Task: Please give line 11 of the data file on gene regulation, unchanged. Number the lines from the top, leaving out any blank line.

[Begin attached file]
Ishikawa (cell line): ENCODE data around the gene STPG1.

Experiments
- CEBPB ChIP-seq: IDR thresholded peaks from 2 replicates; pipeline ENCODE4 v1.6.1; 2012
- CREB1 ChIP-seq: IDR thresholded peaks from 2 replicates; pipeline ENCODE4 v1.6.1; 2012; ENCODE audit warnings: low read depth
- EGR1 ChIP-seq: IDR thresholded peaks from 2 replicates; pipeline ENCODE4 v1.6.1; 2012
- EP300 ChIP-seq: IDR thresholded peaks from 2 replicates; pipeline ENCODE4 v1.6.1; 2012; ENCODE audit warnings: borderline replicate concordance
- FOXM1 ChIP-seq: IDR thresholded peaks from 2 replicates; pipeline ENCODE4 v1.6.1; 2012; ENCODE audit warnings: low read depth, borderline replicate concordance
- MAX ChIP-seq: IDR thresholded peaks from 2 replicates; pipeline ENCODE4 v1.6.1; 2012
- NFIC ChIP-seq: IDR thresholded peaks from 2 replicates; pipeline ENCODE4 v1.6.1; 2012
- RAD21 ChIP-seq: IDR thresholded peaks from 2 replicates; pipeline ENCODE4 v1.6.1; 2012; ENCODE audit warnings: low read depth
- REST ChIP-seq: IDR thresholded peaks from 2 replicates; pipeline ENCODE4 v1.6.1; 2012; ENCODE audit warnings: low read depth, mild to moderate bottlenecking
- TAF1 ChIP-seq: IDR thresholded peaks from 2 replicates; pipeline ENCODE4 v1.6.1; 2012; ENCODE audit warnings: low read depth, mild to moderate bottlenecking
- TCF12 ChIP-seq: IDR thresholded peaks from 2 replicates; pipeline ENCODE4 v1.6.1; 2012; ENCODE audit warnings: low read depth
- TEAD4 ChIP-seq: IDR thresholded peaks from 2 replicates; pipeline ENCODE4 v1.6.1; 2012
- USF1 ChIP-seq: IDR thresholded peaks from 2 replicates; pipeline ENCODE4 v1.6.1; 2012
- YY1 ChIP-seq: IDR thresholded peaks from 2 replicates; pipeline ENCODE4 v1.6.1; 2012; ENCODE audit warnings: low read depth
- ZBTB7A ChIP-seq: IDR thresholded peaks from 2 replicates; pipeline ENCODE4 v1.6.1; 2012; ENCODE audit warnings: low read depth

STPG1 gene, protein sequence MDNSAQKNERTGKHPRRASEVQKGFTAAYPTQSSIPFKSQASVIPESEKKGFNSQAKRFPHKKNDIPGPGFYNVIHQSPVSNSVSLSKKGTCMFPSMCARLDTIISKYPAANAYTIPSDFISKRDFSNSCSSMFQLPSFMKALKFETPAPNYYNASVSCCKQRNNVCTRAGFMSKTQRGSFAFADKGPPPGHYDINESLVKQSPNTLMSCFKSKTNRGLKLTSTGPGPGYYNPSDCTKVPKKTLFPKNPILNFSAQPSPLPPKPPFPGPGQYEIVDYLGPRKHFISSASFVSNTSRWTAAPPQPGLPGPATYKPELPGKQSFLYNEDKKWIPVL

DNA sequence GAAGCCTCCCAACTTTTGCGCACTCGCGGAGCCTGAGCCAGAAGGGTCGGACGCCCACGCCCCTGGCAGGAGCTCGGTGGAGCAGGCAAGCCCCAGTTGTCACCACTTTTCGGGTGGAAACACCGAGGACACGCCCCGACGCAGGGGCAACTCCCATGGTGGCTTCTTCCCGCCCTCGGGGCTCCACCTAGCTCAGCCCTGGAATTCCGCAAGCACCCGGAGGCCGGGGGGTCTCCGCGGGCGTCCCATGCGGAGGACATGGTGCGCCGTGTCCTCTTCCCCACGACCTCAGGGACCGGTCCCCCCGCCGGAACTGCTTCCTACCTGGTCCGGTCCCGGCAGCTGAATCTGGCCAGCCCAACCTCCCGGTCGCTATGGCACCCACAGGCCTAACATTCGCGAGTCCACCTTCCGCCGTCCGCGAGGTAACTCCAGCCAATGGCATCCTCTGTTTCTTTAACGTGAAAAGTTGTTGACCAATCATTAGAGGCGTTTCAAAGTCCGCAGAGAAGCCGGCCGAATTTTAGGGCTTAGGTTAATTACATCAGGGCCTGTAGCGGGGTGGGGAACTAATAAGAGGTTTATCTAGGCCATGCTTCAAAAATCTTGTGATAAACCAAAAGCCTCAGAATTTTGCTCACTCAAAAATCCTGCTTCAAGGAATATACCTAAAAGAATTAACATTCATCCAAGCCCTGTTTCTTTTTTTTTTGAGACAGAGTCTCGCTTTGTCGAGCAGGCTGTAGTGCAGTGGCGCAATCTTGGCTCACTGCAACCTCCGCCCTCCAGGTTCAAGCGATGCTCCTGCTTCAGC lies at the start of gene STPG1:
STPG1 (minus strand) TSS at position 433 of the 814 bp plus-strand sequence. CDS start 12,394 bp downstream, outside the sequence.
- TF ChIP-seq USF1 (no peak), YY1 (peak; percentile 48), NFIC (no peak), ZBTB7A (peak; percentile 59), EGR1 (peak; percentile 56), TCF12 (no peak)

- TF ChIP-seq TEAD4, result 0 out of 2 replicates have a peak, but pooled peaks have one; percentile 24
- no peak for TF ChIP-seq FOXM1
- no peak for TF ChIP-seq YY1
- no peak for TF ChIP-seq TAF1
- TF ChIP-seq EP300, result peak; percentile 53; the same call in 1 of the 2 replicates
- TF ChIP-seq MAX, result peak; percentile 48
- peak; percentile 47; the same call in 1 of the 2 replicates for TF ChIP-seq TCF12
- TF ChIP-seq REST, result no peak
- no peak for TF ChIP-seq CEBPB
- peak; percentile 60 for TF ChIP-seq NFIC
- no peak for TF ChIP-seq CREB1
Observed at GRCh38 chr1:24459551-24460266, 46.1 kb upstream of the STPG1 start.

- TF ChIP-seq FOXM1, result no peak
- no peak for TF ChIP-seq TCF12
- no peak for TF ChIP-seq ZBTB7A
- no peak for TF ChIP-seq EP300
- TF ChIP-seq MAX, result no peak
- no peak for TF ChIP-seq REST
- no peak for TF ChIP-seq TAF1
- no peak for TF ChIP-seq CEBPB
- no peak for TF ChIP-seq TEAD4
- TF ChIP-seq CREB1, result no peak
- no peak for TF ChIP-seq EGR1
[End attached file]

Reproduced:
- REST ChIP-seq: IDR thresholded peaks from 2 replicates; pipeline ENCODE4 v1.6.1; 2012; ENCODE audit warnings: low read depth, mild to moderate bottlenecking